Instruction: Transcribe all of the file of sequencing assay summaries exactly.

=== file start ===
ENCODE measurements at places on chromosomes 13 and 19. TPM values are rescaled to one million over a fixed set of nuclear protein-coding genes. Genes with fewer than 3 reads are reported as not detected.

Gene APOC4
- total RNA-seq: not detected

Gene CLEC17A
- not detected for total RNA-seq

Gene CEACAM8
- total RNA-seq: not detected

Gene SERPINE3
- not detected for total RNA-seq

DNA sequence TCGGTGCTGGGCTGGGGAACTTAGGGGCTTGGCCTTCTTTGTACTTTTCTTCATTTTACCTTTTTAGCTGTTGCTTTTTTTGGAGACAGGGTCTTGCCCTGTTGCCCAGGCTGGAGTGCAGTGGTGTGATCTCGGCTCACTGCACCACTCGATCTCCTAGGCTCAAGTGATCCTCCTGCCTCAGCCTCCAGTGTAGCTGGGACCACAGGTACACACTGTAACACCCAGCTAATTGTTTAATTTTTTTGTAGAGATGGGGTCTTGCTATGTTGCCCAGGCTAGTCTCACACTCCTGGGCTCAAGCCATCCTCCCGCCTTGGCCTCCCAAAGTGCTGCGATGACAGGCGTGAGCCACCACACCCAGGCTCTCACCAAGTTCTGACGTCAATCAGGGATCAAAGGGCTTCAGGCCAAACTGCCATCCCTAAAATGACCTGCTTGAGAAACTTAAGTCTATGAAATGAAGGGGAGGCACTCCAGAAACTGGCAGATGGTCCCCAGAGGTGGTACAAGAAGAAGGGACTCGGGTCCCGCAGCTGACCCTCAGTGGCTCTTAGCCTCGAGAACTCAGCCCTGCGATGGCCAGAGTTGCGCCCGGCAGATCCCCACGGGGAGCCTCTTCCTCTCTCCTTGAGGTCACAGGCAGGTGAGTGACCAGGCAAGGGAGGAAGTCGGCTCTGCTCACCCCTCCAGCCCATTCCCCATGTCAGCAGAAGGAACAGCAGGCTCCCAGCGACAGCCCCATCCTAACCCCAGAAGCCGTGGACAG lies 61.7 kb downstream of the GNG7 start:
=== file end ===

ENCODE measurements at places on chromosomes 13 and 19. TPM values are rescaled to one million over a fixed set of nuclear protein-coding genes. Genes with fewer than 3 reads are reported as not detected.

Gene APOC4
- total RNA-seq: not detected

Gene CLEC17A
- not detected for total RNA-seq

Gene CEACAM8
- total RNA-seq: not detected

Gene SERPINE3
- not detected for total RNA-seq

DNA sequence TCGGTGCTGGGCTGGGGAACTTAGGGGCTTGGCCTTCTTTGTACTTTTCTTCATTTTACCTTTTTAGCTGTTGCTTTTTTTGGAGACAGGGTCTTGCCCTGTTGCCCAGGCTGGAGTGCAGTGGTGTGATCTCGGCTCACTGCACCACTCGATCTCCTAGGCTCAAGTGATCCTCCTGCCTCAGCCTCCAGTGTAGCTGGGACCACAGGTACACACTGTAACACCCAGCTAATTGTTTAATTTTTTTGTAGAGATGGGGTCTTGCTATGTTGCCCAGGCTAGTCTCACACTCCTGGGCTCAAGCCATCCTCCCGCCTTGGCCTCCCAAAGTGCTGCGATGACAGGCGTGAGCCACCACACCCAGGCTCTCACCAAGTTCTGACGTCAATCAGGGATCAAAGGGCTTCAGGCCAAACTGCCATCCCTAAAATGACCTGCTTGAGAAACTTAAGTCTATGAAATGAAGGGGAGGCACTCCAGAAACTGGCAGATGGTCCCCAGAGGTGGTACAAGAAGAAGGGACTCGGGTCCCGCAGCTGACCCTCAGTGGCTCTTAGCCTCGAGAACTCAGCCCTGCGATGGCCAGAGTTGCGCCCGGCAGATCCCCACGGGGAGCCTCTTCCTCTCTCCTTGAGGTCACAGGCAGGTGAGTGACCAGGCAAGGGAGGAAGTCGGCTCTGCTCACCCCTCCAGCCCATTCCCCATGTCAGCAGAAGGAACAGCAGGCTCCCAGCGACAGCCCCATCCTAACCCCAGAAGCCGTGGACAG lies 61.7 kb downstream of the GNG7 start: